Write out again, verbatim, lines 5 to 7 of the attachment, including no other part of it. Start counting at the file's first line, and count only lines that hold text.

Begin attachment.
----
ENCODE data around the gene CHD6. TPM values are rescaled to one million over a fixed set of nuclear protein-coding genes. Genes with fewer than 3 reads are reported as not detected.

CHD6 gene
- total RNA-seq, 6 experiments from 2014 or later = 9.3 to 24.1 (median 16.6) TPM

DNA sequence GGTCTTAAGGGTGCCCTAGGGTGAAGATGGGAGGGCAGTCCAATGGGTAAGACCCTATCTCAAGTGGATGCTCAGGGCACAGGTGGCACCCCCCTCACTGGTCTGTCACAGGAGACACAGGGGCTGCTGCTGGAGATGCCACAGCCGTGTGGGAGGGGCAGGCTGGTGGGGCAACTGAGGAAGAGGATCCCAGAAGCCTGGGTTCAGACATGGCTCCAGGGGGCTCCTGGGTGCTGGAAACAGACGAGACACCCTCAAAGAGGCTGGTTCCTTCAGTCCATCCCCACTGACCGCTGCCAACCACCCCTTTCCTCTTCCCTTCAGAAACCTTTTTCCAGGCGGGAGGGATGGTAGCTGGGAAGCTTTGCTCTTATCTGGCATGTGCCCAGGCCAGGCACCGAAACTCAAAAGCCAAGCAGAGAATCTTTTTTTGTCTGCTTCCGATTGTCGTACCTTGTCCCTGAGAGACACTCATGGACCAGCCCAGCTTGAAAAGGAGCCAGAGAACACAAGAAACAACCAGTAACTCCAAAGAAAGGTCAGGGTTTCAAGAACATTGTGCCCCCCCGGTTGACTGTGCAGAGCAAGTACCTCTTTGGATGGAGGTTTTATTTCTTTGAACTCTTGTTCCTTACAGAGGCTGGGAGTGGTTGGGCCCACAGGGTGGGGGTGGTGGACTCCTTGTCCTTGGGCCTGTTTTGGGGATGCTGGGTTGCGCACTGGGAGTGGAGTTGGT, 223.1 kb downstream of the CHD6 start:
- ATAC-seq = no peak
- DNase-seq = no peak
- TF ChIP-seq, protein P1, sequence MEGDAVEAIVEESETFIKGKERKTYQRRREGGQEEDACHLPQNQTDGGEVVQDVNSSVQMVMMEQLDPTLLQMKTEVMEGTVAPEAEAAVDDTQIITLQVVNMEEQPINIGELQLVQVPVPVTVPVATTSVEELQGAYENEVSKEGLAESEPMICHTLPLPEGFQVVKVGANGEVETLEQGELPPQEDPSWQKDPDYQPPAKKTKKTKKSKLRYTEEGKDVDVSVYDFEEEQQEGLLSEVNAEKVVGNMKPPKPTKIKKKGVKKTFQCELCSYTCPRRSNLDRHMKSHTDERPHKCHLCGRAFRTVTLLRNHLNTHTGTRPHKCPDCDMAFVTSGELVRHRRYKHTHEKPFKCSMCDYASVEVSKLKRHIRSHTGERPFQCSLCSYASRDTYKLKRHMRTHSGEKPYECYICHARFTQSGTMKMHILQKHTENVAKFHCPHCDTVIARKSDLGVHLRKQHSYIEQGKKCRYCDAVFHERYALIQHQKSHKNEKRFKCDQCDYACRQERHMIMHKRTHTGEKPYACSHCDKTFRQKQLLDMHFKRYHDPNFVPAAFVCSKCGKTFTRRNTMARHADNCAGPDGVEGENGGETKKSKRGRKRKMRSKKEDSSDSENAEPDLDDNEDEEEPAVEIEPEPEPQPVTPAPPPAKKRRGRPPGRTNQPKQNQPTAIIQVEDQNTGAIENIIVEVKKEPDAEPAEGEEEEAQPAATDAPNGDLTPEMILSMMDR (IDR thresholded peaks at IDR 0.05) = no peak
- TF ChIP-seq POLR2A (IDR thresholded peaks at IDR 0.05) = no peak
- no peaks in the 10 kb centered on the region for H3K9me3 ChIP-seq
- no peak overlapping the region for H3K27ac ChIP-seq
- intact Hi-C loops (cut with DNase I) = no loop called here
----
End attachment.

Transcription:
- ATAC-seq = no peak
- DNase-seq = no peak
- TF ChIP-seq, protein P1, sequence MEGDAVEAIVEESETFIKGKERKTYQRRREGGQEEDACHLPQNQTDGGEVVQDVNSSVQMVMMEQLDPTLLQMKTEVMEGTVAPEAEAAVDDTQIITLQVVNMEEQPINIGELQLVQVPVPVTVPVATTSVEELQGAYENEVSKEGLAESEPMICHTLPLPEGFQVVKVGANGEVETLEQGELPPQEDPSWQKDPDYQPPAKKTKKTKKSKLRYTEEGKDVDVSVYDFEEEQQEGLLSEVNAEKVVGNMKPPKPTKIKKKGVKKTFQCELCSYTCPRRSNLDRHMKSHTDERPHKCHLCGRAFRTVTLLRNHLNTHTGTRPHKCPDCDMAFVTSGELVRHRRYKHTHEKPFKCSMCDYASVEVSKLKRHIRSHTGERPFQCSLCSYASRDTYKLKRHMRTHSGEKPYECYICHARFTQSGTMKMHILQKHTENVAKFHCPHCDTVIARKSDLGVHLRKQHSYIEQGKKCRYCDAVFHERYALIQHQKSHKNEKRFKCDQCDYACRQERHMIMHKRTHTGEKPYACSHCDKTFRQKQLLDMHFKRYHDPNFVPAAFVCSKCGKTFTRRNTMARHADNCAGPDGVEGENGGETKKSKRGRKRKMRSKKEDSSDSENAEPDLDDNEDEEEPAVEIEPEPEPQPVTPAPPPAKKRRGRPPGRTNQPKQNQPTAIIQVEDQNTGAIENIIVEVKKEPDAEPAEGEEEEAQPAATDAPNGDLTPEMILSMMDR (IDR thresholded peaks at IDR 0.05) = no peak